Several years ago, I wrote a blog posting about REI and Jilted Boomers. The thrust of my post was to harangue REI for consistently depicting its customers as exclusively under age 40. They do this throughout their catalogs and wall graphics hanging in their Denver "flagship store."
Here's a little back-story. As the Program Committee chair for Rocky Mountain Direct Marketing Association (RMDMA) in 2005, I planned a major event featuring noted marketing professionals. Our keynote speaker was Joe Pine, author of The Experience Economy and Authenticity. Atsuko Tamura, senior vice president of marketing for Recreational Equipment Incorporated, also graciously agreed to speak.
I was pumped up about this speaker line-up. You see, I'm the paradigmatic REI customer. My co-op membership number is 288,XXX, which means I've been buying stuff from REI since about 1970. I've purchased more backpacking and camping equipment through their catalogs than I can ever use. I've already shopped at REI three times this year (which is infrequent for me), dropping a few hundred more dollars on equipment I don't really need (but badly want). Their flagship store in Denver is an experience-seeker's dream-come-true with all kinds of cool and interactive ways to play with the toys before buying.
I was thrilled to be hosting a marketing thought-leader with two bestselling business books to his credit and a senior marketing executive representing my favorite outdoor equipment retailer.
Here's the problem. Several weeks before Atsuko and Joe arrived in Denver, Business Week interviewed me concerning the Boomer business opportunity. When asked to cite some companies that target Boomers but are not effectively reaching out to this market with marketing communications, I mentioned REI. That article appeared about ten days before the big event in Denver.
About a week before the event, I received an email note from REI's Public Relations Manager, with the following comments:
A story in the current issue of Business Week magazine has generated quite a bit of comment around my office, and when I took a closer look I noticed that you were quoted. The part of the article that has my colleagues talking is the implication that REI doesn't understand the importance of the aging population — and I've been encouraged to write a letter to the editor to set the record straight that not only do we recognize the importance of this segment, but that a significant portion of our customer base falls within this category. As such, I'm curious to know if it's your opinion (as a loyal REI member) that we don't place importance on this segment of our population, or if the reference to REI is an editorial comment from the reporter?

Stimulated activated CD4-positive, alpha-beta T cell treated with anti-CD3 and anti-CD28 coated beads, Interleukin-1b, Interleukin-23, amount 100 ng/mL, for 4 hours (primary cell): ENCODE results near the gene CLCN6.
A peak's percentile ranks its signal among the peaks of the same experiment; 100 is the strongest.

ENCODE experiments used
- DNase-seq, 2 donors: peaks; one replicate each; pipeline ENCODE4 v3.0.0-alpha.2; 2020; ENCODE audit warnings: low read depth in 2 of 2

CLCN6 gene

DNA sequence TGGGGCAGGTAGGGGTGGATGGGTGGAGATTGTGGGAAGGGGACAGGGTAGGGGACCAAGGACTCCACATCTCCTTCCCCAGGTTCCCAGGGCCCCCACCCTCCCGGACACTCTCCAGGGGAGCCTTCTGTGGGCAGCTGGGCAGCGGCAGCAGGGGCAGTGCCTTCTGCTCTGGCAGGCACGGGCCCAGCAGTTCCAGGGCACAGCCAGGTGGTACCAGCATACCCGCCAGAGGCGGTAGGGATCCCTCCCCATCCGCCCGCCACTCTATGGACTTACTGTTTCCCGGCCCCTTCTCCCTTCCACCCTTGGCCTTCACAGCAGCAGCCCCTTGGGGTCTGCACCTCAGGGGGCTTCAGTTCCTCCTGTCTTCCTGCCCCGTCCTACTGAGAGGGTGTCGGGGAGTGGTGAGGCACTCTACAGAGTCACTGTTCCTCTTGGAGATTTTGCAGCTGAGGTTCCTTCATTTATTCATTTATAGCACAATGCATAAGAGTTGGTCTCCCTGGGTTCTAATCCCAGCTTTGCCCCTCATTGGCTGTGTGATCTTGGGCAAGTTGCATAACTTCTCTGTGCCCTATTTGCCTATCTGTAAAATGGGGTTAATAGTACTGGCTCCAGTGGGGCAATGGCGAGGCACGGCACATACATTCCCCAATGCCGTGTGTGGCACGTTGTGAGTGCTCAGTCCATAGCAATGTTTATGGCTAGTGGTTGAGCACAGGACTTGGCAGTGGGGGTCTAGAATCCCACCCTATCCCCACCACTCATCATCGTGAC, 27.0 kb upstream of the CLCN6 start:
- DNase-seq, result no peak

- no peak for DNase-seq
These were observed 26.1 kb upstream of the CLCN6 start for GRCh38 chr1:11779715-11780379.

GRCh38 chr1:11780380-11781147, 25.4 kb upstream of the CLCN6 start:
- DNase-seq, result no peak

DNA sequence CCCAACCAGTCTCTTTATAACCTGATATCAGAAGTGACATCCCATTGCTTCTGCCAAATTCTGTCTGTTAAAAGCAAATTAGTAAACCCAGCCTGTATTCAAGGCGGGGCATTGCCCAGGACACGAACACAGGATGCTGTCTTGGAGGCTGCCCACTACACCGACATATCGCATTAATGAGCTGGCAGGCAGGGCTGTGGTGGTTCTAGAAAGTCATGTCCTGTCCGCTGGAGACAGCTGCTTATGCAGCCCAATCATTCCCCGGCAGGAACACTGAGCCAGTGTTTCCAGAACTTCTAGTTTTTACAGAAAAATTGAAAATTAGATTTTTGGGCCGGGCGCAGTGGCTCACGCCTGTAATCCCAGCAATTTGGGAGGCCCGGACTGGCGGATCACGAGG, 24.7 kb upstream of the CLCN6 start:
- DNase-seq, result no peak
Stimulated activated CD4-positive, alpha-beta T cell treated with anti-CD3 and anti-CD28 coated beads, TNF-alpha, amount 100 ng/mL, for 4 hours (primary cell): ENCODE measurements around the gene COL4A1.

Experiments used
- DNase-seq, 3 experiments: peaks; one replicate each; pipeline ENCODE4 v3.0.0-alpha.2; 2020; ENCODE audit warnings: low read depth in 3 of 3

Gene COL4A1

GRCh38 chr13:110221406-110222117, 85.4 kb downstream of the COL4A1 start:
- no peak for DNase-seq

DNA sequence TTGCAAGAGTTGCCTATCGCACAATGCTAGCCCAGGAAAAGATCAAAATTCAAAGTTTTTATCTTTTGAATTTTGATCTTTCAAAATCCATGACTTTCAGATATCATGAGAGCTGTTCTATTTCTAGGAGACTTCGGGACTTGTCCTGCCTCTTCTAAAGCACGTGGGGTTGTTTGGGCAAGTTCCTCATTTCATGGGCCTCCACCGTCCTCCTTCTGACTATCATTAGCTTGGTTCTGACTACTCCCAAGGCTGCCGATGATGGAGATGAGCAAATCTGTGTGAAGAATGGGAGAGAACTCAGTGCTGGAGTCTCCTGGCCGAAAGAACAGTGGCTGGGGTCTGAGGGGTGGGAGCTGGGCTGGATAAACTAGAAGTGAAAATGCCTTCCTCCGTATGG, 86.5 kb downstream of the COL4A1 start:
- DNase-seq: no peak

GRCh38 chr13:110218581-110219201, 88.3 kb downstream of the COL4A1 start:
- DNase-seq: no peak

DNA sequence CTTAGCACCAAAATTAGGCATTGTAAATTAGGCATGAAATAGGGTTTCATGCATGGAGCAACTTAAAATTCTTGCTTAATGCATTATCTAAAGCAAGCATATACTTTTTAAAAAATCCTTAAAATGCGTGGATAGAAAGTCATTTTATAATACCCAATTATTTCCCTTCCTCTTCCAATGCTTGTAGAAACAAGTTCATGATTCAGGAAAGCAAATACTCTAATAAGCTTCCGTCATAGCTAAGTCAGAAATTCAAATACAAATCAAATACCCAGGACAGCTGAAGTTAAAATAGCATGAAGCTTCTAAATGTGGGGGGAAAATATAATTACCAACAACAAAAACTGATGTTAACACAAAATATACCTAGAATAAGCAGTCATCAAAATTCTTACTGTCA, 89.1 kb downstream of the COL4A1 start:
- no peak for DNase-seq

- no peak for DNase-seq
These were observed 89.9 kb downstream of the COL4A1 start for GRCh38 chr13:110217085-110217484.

Why did I skewer REI, one of my personal favorites? You see, I had studied REI catalogs for several years and noticed that they never used older models. Marketing management carefully balances ethnicity and gender throughout their catalogs, but they almost never show older customers — not just Boomers but even members of the Silent Generation and GI Generation. I took the initiative to write the former REI CEO to make him aware of this obvious oversight.
The subject of my comments to Business Week never came up during the visit. However, Atsuko did tell me one important factoid: Boomers represent around 27% of REI's business. I suspect it is even higher in Denver because this city has the highest Boomer percentage of any major city in the country. In fact, you could say that Denver is the "Boomer Capital of the United States."
If you wander through REI's hallowed Denver flagship you'll see lots of photos like this one:
If you look further, you'll also see a wide diversity of employees, including one graying rock climbing instructor:
Since I wrote the first blog posting about REI in 2005, I've continued to watch their catalogs closely to see if they have made any changes. Once in a great while I have seen a little gray on one or two catalog models (and I'm referring to younger looking male models who might even be prematurely gray. I haven't yet seen any PrimeTime Women.)